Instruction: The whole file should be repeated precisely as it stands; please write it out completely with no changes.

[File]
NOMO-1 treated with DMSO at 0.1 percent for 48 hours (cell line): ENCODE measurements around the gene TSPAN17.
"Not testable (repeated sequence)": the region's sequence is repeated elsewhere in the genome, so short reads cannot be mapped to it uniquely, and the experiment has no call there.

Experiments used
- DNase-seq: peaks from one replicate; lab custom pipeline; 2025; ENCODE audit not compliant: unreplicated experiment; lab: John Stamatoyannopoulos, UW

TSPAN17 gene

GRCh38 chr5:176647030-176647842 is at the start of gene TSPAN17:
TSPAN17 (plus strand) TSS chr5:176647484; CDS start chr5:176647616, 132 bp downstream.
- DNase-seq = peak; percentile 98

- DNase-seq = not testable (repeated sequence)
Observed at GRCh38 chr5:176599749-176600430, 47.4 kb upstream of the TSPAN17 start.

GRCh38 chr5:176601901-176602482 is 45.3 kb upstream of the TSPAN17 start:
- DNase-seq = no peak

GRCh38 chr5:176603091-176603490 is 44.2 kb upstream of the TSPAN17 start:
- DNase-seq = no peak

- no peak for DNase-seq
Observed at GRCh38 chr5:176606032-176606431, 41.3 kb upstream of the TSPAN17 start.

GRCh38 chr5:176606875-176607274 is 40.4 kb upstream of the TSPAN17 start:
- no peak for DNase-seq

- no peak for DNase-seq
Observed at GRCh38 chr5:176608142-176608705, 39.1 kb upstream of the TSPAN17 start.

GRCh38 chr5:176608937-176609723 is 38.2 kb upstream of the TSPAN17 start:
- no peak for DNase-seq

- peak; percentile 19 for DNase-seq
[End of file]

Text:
NOMO-1 treated with DMSO at 0.1 percent for 48 hours (cell line): ENCODE measurements around the gene TSPAN17.
"Not testable (repeated sequence)": the region's sequence is repeated elsewhere in the genome, so short reads cannot be mapped to it uniquely, and the experiment has no call there.

Experiments used
- DNase-seq: peaks from one replicate; lab custom pipeline; 2025; ENCODE audit not compliant: unreplicated experiment; lab: John Stamatoyannopoulos, UW

TSPAN17 gene

GRCh38 chr5:176647030-176647842 is at the start of gene TSPAN17:
TSPAN17 (plus strand) TSS chr5:176647484; CDS start chr5:176647616, 132 bp downstream.
- DNase-seq = peak; percentile 98

- DNase-seq = not testable (repeated sequence)
Observed at GRCh38 chr5:176599749-176600430, 47.4 kb upstream of the TSPAN17 start.

GRCh38 chr5:176601901-176602482 is 45.3 kb upstream of the TSPAN17 start:
- DNase-seq = no peak

GRCh38 chr5:176603091-176603490 is 44.2 kb upstream of the TSPAN17 start:
- DNase-seq = no peak

- no peak for DNase-seq
Observed at GRCh38 chr5:176606032-176606431, 41.3 kb upstream of the TSPAN17 start.

GRCh38 chr5:176606875-176607274 is 40.4 kb upstream of the TSPAN17 start:
- no peak for DNase-seq

- no peak for DNase-seq
Observed at GRCh38 chr5:176608142-176608705, 39.1 kb upstream of the TSPAN17 start.

GRCh38 chr5:176608937-176609723 is 38.2 kb upstream of the TSPAN17 start:
- no peak for DNase-seq

- peak; percentile 19 for DNase-seq